Glass works, at the Maurine Littleton Gallery (1667 Wisconsin Ave. NW, Washington, D.C.). Runs through Oct. 18.
Michael Janis, and Tim Tate are two of the three principals running the Washington Glass School (www.washingtonglassschool.com). Allegra Marquart has taught printmaking at Maryland Institute College of Art (MICA) for over 30 years, and also does her glass work at Washington Glass School.
The Washington Glass School is now one of the best known art groups in D.C. Having consistently produced high quality art objects for a number of years, this show is no exception.
Michael Janis shows a series of 37 by 19-inches fused glass panels reinterpreting tarot cards with new imagery and meanings. Janis uses high temperature black paint to form images between various layers within the work that gives them an added degree of depth.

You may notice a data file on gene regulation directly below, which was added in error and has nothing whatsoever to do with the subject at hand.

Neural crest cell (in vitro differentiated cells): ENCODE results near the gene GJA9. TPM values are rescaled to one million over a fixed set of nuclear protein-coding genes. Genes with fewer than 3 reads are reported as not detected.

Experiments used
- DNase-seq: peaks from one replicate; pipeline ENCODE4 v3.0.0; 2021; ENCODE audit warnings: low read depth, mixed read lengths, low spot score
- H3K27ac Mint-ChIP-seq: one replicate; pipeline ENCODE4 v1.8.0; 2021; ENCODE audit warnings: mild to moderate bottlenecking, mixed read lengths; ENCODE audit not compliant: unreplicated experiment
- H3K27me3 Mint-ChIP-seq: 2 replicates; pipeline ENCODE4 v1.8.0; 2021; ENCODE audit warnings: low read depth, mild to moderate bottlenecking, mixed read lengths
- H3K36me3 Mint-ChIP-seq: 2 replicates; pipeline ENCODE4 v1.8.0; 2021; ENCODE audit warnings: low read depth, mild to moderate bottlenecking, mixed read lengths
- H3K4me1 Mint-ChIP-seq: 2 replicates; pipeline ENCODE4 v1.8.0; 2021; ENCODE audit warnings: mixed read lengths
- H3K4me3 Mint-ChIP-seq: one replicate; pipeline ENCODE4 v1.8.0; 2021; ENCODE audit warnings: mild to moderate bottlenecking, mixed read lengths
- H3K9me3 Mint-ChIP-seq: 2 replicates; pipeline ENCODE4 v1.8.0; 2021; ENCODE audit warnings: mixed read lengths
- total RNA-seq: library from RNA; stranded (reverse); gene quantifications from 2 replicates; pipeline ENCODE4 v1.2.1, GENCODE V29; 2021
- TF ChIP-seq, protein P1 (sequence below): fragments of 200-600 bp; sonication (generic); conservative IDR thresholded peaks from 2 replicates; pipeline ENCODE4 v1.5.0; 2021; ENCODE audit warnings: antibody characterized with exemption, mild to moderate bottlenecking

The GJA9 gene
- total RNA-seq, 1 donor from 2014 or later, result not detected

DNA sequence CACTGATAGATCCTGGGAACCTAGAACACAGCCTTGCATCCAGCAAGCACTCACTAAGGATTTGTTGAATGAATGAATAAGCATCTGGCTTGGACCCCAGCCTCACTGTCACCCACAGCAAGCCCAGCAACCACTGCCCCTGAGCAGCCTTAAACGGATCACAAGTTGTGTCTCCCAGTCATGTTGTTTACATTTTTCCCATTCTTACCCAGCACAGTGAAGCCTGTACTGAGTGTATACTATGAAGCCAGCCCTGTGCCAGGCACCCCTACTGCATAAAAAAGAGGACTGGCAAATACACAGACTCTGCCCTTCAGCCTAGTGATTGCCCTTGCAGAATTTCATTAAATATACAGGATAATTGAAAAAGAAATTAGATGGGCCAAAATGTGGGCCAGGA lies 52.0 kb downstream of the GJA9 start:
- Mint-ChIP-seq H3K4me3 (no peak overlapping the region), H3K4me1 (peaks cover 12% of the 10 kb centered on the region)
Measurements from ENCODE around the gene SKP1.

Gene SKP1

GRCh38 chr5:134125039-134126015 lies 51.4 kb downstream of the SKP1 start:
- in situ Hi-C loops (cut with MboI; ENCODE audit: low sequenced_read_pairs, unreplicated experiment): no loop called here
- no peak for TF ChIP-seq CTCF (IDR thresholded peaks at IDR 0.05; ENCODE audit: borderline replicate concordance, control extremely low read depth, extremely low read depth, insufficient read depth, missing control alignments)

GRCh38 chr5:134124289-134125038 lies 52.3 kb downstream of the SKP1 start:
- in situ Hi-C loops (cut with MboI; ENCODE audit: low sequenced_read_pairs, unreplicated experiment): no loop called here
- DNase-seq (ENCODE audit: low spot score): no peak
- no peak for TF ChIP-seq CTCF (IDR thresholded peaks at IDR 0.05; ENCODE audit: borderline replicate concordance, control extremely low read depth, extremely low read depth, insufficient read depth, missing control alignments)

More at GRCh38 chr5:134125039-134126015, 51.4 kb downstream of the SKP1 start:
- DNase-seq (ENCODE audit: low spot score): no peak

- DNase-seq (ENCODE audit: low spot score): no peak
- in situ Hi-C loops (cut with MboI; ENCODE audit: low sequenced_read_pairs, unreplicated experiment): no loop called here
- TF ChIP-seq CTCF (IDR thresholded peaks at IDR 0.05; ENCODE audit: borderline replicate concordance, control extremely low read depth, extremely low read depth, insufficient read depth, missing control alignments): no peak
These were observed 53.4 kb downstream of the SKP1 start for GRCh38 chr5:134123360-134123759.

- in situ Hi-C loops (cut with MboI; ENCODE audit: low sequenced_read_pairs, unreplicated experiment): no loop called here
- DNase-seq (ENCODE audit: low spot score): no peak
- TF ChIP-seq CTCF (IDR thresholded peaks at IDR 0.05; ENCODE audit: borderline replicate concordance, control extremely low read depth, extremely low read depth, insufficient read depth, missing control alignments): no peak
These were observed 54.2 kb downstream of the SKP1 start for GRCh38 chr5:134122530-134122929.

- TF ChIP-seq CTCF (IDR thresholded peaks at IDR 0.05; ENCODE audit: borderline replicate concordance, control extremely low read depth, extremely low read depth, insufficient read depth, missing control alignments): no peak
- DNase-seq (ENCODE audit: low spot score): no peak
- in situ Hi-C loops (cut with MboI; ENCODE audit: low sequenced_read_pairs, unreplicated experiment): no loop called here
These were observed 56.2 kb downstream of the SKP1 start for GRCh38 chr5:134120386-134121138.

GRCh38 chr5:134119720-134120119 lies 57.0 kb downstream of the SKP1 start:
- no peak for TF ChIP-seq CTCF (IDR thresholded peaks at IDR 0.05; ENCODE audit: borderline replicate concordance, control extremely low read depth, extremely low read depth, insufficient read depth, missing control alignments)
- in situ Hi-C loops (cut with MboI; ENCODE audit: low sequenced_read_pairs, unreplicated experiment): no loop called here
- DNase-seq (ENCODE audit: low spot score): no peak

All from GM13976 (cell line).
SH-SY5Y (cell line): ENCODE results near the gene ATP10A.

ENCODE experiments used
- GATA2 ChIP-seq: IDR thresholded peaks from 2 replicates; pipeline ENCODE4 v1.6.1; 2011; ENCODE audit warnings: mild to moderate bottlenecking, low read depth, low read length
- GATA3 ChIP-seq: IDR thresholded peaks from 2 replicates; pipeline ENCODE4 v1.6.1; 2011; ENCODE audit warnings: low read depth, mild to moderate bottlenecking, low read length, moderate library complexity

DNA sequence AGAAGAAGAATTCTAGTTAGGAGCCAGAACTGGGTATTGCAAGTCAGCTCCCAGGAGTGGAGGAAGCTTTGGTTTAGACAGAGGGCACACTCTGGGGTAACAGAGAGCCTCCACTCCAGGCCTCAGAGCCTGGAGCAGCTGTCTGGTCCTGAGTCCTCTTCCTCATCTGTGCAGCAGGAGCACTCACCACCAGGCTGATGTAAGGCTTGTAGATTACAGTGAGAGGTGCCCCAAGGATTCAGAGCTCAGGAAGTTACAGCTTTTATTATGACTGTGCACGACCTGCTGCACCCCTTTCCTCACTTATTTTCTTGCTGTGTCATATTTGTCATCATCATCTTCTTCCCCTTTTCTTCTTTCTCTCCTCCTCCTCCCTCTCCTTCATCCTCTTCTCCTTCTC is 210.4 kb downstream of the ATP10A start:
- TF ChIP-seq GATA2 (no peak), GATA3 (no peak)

Allegra Marquart depicts fables, and childhood tales in her glass panels. Thin colored layers are fused to the front and back, then sandblasted into relief. Not too surprisingly, the final results resemble inked up linocut plates ready to print.
Tim Tate’s work of late has taken a high tech turn, and now features tiny video screens running short film loops in his trademark glass bell jar reliquaries. The pair of containers entitled “Dreams of Flying” show vintage flying footage skimming cloud tops, juxtaposed with Tate’s film of a caped child play flying by running around in a circle on the front lawn. Cute is the best way to describe it. Normally, cute flirts with sappy like a suicidal moth to a flame. Fascinatingly, Tate manages to avoid that cavernous banal trap, while retaining the work’s endearing qualities.